• Cristee Cook

At Artstillery's 'The Generations of Adam,' theatre is healing.

Updated: Jan 16

I think I should say at the outset that this is not a typical review, because what Artstillery has created with The Generations of Adam isn't a typical theatrical experience. My reaction to the piece took me by surprise, and a week later I'm still reflective about my experience and my own place in its themes.


The Generations of Adam is an immersive performance installation, housed in a West Dallas warehouse. When you enter the space you quickly realize that there's no place to hide. There is no traditional theater seating. If you sit down, you might end up in the middle of a scene. You can probably get away with just being an observer, but I was never able to shake the feeling that I was also in the spotlight.



The Generations of Adam at Artstillery | Photo: Dallas Art Beat

A compilation of true stories about abuse in relationships, The Generations of Adam covers urgent topics including: gaslighting/psychological abuse in relationships, sexual abuse in the church/religion, issues within sexuality and gender, and cultural expectations about sex and religion.


The stories are dramatized in stand-alone, highly detailed mini sets. The strict, Catholic Latinx family struggles with their son's homosexuality at the dinner table. The sex-addicted church Deacon tries to regain the trust of his wife at a poignantly realistic bedroom dressing station. In the living room, the static filtered screen plays televangelist sermons and soft sexual imagery on a loop. The set's centerpiece, a white porcelain bathtub, doubles as a baptismal, and the scenes that take place in it tackle some of the toughest aspects of abuse. In fact, several of the bathtub scenes were more than I could handle emotionally. Witnessing the subversion of a sacred space into a space of abuse sent me outside.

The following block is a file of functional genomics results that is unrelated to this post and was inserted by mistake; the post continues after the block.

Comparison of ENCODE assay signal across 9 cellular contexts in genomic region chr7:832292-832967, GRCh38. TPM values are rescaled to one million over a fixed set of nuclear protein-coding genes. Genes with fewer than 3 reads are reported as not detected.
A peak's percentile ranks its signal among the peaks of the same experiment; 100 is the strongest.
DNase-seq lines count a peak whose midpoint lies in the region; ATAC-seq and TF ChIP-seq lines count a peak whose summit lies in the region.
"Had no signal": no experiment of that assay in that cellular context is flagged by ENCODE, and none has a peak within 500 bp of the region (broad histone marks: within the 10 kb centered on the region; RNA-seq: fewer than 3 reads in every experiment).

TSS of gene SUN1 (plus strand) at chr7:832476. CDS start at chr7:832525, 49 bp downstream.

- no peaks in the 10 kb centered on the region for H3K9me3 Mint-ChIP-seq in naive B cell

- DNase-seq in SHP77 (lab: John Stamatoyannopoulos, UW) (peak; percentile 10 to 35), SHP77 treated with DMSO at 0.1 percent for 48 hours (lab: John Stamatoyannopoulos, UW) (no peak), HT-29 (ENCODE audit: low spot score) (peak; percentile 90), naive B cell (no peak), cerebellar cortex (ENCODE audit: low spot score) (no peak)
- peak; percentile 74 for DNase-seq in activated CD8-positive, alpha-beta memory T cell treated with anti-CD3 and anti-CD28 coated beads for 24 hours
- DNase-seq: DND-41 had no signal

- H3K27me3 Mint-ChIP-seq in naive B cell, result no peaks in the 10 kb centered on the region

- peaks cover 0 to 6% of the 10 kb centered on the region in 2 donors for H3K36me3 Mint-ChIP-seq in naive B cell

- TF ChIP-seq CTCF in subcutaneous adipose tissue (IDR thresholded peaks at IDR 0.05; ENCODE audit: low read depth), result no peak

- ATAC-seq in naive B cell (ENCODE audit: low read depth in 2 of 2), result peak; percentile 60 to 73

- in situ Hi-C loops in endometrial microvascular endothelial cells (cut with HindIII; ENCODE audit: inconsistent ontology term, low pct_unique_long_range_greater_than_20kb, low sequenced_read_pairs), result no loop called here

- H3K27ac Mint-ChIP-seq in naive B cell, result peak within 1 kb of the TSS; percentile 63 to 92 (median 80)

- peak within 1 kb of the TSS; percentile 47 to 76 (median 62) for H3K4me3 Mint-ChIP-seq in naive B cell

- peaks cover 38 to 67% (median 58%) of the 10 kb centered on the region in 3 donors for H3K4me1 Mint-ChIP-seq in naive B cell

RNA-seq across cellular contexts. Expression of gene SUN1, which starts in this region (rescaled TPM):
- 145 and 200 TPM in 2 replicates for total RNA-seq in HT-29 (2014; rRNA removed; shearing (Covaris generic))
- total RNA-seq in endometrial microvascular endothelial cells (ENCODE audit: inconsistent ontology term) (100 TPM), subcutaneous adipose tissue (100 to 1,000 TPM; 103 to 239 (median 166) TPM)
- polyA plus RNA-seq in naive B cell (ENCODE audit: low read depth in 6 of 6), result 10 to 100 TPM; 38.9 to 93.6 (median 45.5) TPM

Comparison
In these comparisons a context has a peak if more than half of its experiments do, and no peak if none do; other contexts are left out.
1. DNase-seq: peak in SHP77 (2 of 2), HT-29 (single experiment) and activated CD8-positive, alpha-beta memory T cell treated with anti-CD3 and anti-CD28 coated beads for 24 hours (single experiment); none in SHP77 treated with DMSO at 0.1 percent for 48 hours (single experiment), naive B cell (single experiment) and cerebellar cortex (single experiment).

The Generations of Adam | Artstillery | Photo: Dallas Art Beat

In a traditional theatre setting, there's a feedback loop of giving and receiving between the audience and the performers: the players tell the story and the audience responds, but that's often the extent of the participation. If the play is successful, the audience falls into the magic of the theatrical experience and has an emotional response. But The Generations of Adam asks the audience to be both observer and participant. You participate because you are immersed in the drawing out, naming, and processing/healing of a global pain body. The production shares stories that cover so many aspects of abuse in relationships, you almost can't help but be triggered by something. The only way out, in this case, is to go through it. If you can stick it out, there’s hope and healing on the other side. The process is powerful, if not uncomfortable and emotional.


Artstillery did everything right. No piece of work is ever perfect, but from a critical standpoint, each piece of the story was carefully curated and composed to create a specific world and help tell a specific story. The Generations of Adam is creative and innovative in its storytelling. But I didn't come away from this experience thinking about the sets, video loops, and performances. I came away processing my own reaction. It's therapeutic performance, or art as therapy, and at times the lines between entertainment and deep emotional processing are blurred.


The Generations of Adam, showing through November 16th at Artstillery | Photo: Dallas Art Beat

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The Generations of Adam is produced by Artstillery, with performances through November 16th at 723 Fort Worth Avenue in West Dallas. Advance ticket reservations are advised, and available at https://www.artstillery.org.


The Generations of Adam was Written and Created by Michael W. Cleveland, Lucila Rojas, Johnny Rutledge, and Ilknur Ozgur. 7 months in the making, this piece was devised from true stories taken from the community. Directed by Ilknur Ozgur. Additional Production credits include: Puppets by Noel Williams, Set Design by Johnny Rutledge, Photography by Alisa Eykilis & Johnny Rutledge, and Technical Direction by Michael W. Cleveland.





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